“Will had given me the working title, ‘My Lonely Heart,’ and I knew I could either take it literally and write about being sad or try to put an alternate meaning. The second option was more enticing, and because I like a challenge, I came up with a positive spin on being lonely.”

Throughout “My Lonely Heart,” Van Goor strongly upholds the positive side of being single while Bennett responds with wistful piano.

She sings, “But for now it’s spared from needing repairs, my lonely heart/Do not try to sway, my mind has been made up/How can I give love from my own empty cup?/Love feels like a trick, I can’t take the risk/I’ll keep my lonely heart.”

“I hope it helps people not feel alone in the struggle of wanting to jump into something exciting, but knowing that it’s best to wait until you’re ready,” Van Goor said.

Van Goor and Bennett sought inspiration for the track after learning the 1937 Billie Holiday-Teddy Wilson classic, “Foolin’ Myself,” during the pandemic lockdown. With creativity flowing, they penned “My Lonely Heart” and took it to producer-engineer Josef Deas at Ann Arbor’s Big Sky Recording.

“Will showed me a tune he wrote inspired by that style, and it became ‘My Lonely Heart,’” she said. “Josef totally got what we were going for and even added some effects that gave it a full, warm vintage feel.”

To accompany “My Lonely Heart’s” release, Van Goor and Bennett shared a new live performance video filmed at Big Sky Recording. Director Becca Messner captured the duo bringing an intimate club-style feel to the track.

“Becca had made a video I was in for the Miss Paula Quintet last winter for the tune, ‘Baby’s First Christmas,’” Van Goor said. “I loved how that turned out, and she got the idea perfect.”

In fact, Van Goor and Bennett will share another perfect performance of “My Lonely Heart” and other material at two upcoming live shows in Ann Arbor: Aug. 25 downtown and Aug. 26 at the Blue LLama for Bennett’s birthday.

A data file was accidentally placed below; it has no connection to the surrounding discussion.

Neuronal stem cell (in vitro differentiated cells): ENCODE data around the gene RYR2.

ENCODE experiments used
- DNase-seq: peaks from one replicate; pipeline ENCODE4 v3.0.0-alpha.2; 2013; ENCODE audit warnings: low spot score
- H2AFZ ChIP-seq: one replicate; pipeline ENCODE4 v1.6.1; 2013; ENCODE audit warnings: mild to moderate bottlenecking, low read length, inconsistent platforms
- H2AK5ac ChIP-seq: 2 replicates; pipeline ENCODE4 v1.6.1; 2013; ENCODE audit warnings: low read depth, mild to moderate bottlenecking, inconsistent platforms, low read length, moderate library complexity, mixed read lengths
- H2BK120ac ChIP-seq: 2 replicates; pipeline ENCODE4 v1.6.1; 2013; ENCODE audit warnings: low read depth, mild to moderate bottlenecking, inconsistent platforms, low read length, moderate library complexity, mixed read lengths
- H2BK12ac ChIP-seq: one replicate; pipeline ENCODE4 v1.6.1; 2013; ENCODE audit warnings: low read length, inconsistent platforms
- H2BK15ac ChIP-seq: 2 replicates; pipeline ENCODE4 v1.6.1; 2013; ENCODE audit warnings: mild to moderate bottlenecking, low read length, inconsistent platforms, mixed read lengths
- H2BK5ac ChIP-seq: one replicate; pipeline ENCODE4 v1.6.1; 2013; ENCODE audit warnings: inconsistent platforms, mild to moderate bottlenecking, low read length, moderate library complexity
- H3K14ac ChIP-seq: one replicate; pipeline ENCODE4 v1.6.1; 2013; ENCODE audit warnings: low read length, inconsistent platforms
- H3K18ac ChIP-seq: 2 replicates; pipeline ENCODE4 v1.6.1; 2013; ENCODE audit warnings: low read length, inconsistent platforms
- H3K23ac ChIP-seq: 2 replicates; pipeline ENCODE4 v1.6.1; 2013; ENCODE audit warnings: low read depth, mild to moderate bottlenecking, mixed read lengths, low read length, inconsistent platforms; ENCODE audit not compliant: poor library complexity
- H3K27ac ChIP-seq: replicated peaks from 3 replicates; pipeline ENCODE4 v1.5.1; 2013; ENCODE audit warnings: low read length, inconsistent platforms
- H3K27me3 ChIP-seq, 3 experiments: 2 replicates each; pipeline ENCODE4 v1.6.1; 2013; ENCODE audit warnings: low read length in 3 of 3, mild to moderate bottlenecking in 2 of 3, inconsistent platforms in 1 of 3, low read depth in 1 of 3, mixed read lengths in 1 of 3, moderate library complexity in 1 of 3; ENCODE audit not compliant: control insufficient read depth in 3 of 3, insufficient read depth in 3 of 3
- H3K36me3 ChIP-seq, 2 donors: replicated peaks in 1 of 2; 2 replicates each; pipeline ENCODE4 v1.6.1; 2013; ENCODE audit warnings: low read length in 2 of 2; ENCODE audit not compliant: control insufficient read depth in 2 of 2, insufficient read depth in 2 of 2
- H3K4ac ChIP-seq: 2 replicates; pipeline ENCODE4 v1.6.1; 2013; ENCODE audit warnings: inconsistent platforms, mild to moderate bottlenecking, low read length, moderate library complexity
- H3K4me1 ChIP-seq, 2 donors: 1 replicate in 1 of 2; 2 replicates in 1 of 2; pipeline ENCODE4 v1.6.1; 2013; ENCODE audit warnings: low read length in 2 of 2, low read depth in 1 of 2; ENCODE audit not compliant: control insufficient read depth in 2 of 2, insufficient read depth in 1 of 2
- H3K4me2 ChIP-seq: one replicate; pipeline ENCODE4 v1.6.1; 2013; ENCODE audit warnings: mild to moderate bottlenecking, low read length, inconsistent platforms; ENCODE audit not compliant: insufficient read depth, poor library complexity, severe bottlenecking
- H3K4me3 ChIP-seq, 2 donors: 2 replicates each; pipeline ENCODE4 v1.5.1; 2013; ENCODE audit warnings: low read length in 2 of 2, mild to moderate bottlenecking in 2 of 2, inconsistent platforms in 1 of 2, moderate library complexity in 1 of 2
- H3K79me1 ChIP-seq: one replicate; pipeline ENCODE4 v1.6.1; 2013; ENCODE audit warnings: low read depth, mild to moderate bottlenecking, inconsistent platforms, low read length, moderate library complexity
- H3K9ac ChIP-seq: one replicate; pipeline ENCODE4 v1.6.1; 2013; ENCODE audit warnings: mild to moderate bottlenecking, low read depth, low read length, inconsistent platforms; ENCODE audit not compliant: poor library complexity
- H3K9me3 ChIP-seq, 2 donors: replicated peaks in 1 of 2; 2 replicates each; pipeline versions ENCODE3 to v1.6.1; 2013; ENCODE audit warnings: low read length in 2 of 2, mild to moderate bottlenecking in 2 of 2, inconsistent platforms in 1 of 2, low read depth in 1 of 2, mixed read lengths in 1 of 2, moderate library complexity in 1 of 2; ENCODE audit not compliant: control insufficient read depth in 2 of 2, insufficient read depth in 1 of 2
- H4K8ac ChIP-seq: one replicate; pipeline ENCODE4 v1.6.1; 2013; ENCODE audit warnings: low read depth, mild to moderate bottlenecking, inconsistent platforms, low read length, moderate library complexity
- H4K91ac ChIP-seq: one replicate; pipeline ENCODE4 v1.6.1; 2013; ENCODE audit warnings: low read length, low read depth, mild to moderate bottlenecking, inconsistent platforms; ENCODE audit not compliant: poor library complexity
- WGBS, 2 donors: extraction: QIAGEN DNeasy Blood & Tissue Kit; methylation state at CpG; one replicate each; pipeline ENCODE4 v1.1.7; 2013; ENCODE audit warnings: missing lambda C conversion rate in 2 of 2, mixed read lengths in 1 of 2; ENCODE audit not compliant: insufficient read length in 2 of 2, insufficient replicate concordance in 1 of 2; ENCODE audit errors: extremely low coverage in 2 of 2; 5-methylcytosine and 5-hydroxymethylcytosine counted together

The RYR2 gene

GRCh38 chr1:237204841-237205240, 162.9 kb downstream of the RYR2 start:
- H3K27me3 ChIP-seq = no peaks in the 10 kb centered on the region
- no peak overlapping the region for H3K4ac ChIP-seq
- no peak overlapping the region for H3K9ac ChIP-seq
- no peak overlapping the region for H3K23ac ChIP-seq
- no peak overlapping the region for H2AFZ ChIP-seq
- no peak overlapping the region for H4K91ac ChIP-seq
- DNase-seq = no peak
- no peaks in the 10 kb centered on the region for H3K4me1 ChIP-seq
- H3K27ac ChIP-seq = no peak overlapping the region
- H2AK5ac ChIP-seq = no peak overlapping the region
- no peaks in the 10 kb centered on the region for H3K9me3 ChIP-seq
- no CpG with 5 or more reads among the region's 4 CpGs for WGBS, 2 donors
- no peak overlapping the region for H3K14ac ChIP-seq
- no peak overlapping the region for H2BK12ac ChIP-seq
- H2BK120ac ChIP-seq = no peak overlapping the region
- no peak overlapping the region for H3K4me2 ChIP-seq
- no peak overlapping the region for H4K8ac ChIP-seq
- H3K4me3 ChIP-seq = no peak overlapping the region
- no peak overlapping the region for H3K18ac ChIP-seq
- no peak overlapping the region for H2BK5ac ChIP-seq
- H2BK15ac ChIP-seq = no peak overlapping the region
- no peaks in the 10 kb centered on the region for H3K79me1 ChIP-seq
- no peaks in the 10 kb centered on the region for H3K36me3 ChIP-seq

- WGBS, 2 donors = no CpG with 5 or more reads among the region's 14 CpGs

“August 25 will be very fun playing outside downtown Ann Arbor, which was organized my Matthew Altruda. I think the audiences in Ann Arbor appreciate a variety of music, and that helps our efforts,” Van Goor said.

“(August 26) will be very special because Will is going to be bandleading. I’m looking forward to it, and I don’t get to be a ‘sidewoman’ very much. We will be joined by University of Michigan grad Reuben Stump on bass and Ann Arbor guitarist Jake Reichbart.”

Show details:

Olivia Van Goor & William Bennett: Downtown Ann Arbor

Thursday, Aug. 25 | 7 p.m. to 9 p.m.

Free performance

—————————————————-

William Bennett Birthday Show

Friday, Aug. 26 | 7 p.m. to 10:15 p.m.

Blue LLama Jazz Club, 314 S. Main St. in Ann Arbor

Tickets: $15-$75

Travel Light – Linden Thoburn Emits Hopeful Tales on New ‘When the Sun Comes Shining Through’ Album

Linden Thoburn 3
Linden Thoburn creates a spring-like feel on “When the Sun Comes Shining Through.” Photo courtesy of Linden Thoburn

Linden Thoburn beautifully shines a light on the road less traveled.

The Brighton, Michigan country-folk singer-songwriter and guitarist shares hopeful tales of navigating life’s seasonal changes on her adventurous new album, When the Sun Comes Shining Through.

“There’s a lot of movement, and there’s a lot of leaving one state and going into another state. I write from listening to life and listening to myself, and that’s just what was there,” Thoburn said.

“It’s somebody who’s able to look back and be here, yet still be able to bring some perspective, hopefulness and realism, too. The journey continues, and if you’re really going to live this life and be here, you have to be awake to the journey.”

On When the Sun Comes Shining Through, Thoburn deeply embraces a pictorial journey filled with lonesome AM radio, cherry red vans, summer berries, Mississippi tributaries, bright wings and Avalon forests. Each radiant track leaves a lasting imprint on the heart and soul of bygone eras and unread chapters.

“A lot of 2022 has been getting this album ready to launch … and I keep thinking COVID is over, and the sun comes shining through, and then COVID keeps coming back,” she said with a laugh. “This album is like leaving COVID, and it’s like going from winter and heading into spring.”